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Japanese artist Hiroko Takahashi fought through sexism and suspicion from traditional kimono artisans to establish a globally known brand that sold hundreds of her original garments every month – until the coronavirus devastation hit.

Ms Takahashi has tried to regroup by selling handmade masks sewn from kimono fabric.

But the masks are a long fall from her original business. 

Ms Takahashi, who this year was part of an exhibit at London’s Victoria and Albert Museum, has taken a major hit in her income.  Her yukatas started at ¥60,000 (£430) and kimono at ¥3 million, but the masks sell for just ¥1,400 each.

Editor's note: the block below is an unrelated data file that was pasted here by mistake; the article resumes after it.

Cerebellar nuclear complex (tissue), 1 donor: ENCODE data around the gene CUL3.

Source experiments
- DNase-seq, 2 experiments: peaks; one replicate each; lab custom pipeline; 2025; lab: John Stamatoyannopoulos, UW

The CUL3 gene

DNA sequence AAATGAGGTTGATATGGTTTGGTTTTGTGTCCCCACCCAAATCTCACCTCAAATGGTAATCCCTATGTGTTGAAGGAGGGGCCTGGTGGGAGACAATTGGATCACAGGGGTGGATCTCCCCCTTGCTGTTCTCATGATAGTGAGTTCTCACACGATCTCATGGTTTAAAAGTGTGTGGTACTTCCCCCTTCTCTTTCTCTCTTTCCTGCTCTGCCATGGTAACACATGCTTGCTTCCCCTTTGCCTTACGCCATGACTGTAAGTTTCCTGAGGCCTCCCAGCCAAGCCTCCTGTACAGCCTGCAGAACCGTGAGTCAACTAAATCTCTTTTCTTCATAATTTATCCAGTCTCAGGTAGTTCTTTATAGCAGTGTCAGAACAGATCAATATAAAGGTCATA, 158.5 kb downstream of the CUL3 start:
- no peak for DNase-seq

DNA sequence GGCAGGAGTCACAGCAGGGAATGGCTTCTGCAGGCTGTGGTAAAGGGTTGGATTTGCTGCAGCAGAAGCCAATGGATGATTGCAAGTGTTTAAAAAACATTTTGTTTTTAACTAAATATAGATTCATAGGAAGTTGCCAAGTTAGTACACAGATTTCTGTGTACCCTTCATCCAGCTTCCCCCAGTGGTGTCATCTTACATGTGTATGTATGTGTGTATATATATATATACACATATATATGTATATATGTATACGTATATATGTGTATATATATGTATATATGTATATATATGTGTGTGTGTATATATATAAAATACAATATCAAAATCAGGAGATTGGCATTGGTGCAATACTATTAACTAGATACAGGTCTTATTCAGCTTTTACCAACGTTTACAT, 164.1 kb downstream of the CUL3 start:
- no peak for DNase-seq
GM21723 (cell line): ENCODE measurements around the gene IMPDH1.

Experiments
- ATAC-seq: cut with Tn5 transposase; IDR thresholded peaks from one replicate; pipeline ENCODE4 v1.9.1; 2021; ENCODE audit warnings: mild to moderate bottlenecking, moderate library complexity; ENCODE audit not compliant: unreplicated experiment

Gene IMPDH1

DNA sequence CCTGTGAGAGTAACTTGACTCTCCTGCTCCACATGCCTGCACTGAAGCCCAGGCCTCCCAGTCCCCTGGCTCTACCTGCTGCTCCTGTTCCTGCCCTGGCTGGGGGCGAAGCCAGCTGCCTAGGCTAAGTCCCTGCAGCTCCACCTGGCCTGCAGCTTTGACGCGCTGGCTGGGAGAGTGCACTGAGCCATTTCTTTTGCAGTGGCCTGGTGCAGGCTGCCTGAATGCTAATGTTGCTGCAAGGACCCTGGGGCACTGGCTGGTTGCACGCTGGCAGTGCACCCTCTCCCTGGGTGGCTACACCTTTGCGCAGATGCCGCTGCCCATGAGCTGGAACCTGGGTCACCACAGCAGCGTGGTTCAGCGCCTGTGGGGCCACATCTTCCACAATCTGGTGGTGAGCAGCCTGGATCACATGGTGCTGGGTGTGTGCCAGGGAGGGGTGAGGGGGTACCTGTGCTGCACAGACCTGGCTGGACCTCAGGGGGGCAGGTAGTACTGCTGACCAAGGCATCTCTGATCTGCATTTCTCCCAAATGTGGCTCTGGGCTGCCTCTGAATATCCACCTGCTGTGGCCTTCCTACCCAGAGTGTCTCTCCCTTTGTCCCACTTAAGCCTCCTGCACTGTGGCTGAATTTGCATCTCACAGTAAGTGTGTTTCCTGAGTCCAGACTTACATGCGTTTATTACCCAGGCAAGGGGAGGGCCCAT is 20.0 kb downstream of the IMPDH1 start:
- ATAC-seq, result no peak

Coronavirus could devastate the kimono industry, where ageing artisans – each specialising in one stage of the process – are finding it impossible to envision future work.

A recent survey by Aeru, a company promoting traditional crafts, found that unless demand improves, about 40 per cent of artisans may be forced to quit by the end of the year.

“If a fabric-maker goes under there’s nothing to dye, and if the dyers quit we can’t make kimonos,” Ms Takahashi said.

“If one goes down, we all do.”





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